The Chairman then directed Councillors to now only debate and comment on this amendment, which would then be up for a vote. Now it’s important at this stage to point out that Dorset for Badger and Bovine welfare is not party political, but the way this played out was certainly party politics at its worst. The makeup of Dorset County Council is as follows; the Chair, Leader of the Council, Deputy and all Cabinet members are Conservative. There are a total of 27 Conservative Councillors; the total remaining Councillors number 18. Voting as a block, the Conservative Councillors effectively shut out all debate on the most pertinent issues and didn’t allow for the original motion, which had significant non-Conservative support, to get the airing it deserved. The original motion was never even voted on, instead the weakened toothless amended motion was passed, 26 to 12.

Today it wasn’t just badgers, bovines and science that lost out, it was democracy itself.

16 responses »

    • This was just one of many ways we are working to stop the cull in Dorset. We have lots of public outreach events planned, are still working with farmers and landowners to get land out of the cull, and taking advice as to what sort of challenge can be made to the process and procedures that took place at the council meeting. Please join us at our next meeting where we’ll be talking about all this and more. Thanks!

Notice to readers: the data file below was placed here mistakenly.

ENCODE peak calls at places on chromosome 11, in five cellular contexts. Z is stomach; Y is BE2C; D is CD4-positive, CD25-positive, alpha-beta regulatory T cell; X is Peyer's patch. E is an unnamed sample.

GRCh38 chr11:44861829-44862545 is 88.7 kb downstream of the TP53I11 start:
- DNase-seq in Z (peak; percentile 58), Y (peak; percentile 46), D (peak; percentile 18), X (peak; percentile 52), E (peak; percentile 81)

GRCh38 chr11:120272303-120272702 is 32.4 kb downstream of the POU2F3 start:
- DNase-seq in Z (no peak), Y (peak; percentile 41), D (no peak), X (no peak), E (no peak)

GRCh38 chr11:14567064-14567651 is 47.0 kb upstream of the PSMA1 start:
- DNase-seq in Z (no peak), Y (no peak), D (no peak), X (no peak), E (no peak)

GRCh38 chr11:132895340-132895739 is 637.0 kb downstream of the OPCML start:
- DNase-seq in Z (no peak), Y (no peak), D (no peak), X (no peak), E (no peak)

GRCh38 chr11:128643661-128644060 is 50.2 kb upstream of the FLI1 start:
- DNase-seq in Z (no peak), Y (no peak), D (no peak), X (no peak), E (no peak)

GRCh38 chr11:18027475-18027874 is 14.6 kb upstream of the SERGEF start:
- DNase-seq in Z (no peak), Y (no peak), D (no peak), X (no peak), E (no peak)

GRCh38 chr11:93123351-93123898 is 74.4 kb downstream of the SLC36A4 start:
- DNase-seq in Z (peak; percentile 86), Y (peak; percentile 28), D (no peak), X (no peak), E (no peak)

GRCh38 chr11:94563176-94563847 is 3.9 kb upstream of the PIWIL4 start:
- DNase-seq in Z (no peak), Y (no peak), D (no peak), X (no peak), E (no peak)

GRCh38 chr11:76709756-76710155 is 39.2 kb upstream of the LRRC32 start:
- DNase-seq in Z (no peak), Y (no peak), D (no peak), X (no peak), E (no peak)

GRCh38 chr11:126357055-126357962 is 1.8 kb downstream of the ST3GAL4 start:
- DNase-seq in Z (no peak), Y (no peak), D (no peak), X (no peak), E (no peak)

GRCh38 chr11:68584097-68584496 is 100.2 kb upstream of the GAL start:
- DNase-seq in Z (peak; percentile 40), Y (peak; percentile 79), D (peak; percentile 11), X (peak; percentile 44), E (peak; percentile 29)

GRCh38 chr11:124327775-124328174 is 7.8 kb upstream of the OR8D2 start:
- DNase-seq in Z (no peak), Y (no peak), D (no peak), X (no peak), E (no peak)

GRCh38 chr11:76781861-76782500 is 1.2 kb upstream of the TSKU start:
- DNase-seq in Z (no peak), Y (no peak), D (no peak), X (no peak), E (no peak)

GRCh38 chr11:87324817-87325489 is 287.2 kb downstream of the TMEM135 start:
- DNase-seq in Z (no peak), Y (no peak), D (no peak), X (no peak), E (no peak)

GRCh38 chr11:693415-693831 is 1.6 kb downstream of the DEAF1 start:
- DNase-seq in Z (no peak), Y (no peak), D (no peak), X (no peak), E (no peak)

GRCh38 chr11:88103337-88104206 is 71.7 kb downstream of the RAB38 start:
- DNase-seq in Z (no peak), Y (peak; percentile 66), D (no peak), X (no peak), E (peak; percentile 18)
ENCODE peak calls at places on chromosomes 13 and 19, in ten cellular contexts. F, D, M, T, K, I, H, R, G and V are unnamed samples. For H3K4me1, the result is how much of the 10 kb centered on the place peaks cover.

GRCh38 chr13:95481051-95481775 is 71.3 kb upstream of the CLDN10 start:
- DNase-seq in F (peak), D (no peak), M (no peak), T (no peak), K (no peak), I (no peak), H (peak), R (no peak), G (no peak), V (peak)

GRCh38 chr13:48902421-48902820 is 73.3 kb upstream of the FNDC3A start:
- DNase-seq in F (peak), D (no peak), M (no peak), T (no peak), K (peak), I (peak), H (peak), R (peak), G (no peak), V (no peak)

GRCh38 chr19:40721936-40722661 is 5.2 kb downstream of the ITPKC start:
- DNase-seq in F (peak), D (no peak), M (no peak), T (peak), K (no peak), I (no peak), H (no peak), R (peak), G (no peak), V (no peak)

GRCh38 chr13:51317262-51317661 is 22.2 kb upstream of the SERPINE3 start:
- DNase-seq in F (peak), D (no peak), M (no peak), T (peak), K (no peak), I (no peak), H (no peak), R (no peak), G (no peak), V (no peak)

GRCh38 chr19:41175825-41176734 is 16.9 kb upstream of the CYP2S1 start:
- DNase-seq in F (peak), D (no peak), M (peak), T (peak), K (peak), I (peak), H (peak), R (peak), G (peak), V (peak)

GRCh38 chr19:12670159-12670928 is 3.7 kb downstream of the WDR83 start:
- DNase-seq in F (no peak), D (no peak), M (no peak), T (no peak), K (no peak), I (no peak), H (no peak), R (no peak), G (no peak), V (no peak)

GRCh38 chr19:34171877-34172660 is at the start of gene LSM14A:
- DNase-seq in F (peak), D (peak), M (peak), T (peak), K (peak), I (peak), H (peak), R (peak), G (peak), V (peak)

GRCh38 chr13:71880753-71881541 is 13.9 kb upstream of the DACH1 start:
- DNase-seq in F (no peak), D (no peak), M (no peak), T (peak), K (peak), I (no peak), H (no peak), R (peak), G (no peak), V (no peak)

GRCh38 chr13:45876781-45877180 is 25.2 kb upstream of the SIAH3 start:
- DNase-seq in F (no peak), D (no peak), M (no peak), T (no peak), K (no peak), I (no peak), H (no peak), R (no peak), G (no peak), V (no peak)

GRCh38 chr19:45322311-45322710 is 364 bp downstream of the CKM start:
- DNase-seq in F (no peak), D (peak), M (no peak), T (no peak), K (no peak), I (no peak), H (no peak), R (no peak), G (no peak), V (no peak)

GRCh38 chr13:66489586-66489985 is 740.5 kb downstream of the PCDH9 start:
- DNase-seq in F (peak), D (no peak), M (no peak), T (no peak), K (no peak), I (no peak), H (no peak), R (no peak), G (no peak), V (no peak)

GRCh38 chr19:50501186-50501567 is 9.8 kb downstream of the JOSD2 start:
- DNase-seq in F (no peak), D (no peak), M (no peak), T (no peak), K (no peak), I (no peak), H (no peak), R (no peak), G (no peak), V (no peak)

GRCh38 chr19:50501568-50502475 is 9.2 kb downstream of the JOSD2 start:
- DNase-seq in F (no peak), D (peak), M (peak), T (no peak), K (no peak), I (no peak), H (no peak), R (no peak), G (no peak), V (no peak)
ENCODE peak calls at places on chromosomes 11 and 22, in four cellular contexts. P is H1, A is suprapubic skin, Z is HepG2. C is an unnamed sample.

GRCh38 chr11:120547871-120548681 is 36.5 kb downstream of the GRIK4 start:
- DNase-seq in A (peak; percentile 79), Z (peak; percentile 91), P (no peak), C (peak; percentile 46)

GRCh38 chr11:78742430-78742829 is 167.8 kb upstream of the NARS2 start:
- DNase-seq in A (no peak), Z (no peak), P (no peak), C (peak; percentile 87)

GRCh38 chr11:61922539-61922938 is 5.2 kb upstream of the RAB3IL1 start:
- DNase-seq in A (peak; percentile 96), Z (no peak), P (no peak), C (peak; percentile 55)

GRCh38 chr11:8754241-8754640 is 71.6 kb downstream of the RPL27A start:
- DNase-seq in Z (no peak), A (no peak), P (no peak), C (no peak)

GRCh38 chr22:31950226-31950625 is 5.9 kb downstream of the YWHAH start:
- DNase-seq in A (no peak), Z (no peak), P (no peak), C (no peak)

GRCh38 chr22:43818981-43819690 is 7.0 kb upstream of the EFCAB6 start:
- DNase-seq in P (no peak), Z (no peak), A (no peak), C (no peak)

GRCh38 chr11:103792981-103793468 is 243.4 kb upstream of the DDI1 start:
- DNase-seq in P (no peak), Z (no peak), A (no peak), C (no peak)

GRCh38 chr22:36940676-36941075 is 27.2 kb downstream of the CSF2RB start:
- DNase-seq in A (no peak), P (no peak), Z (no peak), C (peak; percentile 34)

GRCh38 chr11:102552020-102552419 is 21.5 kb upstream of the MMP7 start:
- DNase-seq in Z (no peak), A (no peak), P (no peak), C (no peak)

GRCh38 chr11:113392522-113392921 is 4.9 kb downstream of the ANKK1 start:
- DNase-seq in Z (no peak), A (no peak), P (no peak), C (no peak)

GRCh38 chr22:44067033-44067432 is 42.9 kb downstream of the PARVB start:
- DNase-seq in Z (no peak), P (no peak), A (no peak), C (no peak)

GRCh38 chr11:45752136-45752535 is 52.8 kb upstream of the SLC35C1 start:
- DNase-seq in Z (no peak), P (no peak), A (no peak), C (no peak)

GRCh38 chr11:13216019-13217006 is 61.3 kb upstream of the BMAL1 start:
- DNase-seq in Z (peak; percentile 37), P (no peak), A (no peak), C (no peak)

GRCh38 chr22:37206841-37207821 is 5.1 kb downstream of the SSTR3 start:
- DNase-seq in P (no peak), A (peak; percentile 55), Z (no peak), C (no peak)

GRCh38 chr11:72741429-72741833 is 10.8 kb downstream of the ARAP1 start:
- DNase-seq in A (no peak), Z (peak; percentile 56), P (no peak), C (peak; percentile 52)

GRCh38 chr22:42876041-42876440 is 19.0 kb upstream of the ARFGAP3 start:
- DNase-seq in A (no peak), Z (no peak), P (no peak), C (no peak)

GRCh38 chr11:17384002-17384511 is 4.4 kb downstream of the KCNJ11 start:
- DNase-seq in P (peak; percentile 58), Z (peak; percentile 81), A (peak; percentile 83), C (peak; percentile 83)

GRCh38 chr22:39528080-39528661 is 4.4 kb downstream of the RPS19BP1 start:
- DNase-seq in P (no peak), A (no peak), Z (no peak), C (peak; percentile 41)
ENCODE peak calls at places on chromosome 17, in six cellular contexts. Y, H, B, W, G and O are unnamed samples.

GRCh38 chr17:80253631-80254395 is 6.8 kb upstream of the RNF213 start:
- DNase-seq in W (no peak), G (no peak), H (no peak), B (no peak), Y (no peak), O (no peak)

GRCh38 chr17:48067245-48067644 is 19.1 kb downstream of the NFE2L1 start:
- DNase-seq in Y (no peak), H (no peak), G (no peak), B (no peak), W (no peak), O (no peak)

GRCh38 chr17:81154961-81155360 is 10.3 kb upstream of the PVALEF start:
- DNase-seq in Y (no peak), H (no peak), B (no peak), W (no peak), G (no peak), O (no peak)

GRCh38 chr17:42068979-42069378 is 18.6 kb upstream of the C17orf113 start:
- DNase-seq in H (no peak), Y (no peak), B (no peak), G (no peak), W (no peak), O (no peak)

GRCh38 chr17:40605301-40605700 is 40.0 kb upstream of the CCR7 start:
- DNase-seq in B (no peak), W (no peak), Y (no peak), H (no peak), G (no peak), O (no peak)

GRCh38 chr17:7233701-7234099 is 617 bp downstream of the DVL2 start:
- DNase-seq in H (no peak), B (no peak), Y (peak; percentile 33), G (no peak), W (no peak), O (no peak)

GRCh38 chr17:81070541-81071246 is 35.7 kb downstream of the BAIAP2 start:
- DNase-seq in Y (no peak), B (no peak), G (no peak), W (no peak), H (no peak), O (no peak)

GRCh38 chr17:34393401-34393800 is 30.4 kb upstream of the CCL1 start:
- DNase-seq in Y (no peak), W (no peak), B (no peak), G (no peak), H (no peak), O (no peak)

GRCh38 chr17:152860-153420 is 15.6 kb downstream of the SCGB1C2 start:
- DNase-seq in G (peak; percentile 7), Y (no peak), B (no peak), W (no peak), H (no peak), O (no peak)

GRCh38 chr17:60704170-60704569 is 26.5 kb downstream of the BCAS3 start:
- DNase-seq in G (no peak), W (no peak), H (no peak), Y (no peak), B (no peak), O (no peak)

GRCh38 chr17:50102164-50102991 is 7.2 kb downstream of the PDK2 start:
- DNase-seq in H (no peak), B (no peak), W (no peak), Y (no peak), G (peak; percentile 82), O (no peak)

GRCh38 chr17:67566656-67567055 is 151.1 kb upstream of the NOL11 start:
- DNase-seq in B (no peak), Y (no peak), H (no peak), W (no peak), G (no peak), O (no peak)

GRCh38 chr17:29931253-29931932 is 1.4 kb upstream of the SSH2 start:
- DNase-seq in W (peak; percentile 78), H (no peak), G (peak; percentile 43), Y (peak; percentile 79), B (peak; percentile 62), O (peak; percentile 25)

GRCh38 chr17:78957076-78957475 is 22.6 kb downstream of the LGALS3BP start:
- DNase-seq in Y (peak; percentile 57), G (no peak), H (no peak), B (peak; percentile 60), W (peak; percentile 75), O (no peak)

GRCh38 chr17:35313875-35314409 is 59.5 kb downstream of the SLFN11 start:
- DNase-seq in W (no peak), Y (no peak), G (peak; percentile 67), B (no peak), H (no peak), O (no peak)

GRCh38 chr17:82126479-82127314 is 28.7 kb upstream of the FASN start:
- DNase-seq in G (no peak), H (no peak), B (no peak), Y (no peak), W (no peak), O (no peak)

1. I am not particularly familiar with Council processes but from my experience in other for a (Parliament, CITES, etc) I would suggest that there should have been a Point of Order called by one of the council members in support of the original motion. The Point of Order would have been to call for a debate and a vote as to whether the new text should or should not be substituted for the original text. If the PoO was accepted then a debate on the new language of the amendment, its impact on the intention of the original motion and its relationship with the original language would have then taken place. This may not ultimately have changed the outcome. Given the make up of the council the vote as to whether to support the amendment would have passed whatever, but the debate on the respective merits of the new language versus the original language would then have been possible.